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0100_005E Fire-Tongue Sax Rohmer

The Screen Of Gold

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That it was fairly desperate was a fact he was unable to hide from himself, but at least he was still alive, which was a matter at once for congratulation and surprise.

He had noticed before, in raising his hand to his head, that his forehead felt cold and wet, and now, considering the matter closely, he came to the conclusion that an attempt had been made to aid his recovery, by some person or persons who must have retired at the moment that he had shown signs of returning consciousness.

His salvation, then, was not accidental but deliberate. He wondered what awaited him and why his life had been spared. That he had walked blindly into a trap prepared for him by that mysterious personality known as Fire-Tongue, he no longer could doubt. Intense anxiety and an egotistical faith in his own acumen had led him to underestimate the cleverness of his enemies, a vice from which ordinarily he was free.

From what hour they had taken a leading interest in his movements, he would probably never know, but that they had detected Paul Harley beneath the vendor of "Old Moore's Almanac" was certain enough. What a fool he had been!

He reproached himself bitterly. Ordinary common sense should have told him that the Hindu secretary had given those instructions to the chauffeur in the courtyard of the Savoy Hotel for his, Paul Harley's, special benefit. It was palpable enough now. He wondered how he had ever fallen into such a trap, and biting savagely upon his pipe, he strove to imagine what ordeal lay ahead of him.

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So his thoughts ran, drifting from his personal danger, which he knew to be great, to other matters, which he dreaded to consider, because they meant far more to him than his own life. Upon these bitter reflections a slight sound intruded, the first which had disturbed the stillness about him since the moment of his awakening.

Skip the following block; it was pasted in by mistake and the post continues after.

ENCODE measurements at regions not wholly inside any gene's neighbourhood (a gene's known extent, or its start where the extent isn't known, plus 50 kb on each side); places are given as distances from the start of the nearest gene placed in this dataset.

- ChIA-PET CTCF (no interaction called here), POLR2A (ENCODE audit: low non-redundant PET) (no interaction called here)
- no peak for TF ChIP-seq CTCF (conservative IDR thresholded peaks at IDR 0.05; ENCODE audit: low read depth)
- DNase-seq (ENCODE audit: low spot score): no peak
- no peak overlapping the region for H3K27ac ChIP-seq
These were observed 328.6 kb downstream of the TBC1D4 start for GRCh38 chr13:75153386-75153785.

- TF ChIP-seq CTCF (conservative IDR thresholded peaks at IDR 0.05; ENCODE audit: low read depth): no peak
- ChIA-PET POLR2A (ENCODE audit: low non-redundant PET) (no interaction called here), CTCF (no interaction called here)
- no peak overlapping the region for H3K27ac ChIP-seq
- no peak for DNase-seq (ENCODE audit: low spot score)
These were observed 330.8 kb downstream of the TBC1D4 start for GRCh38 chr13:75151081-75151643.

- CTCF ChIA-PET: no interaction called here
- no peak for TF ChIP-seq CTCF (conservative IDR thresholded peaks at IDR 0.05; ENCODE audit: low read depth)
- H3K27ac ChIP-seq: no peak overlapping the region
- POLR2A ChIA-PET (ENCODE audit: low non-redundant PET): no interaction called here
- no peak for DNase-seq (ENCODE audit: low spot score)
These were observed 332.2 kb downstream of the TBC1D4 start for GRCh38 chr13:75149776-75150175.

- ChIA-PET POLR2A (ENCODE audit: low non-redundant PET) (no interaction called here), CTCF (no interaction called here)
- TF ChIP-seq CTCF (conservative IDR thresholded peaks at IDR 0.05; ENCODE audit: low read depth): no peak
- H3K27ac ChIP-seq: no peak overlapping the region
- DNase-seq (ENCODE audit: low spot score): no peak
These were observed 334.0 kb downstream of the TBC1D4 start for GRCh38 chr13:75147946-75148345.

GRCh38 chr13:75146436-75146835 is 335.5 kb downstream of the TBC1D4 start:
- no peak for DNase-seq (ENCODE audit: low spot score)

Someone had entered the room beyond the gilded screen, and now a faint light showed beneath the fringe of the curtain. Paul Harley sat quite still, smoking and watching.

He had learned to face the inevitable with composure, and now, apprehending the worst, he waited, puffing at his pipe. Presently he detected the sound of someone crossing the room toward him, or rather toward the screen. He lay back against the mattress which formed the back of the divan, and watched the gap below the curtain.

Suddenly he perceived a pair of glossy black boots. Their wearer was evidently standing quite near the screen, possibly listening. Harley had an idea that some second person stood immediately behind the first. Of this idea he presently had confirmation. He was gripping the stem of his pipe very tightly and any one who could have seen him sitting there must have perceived that although his face wore an unusual pallor, he was composed and entirely master of himself.

A voice uttered his name:

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Sax Rohmer

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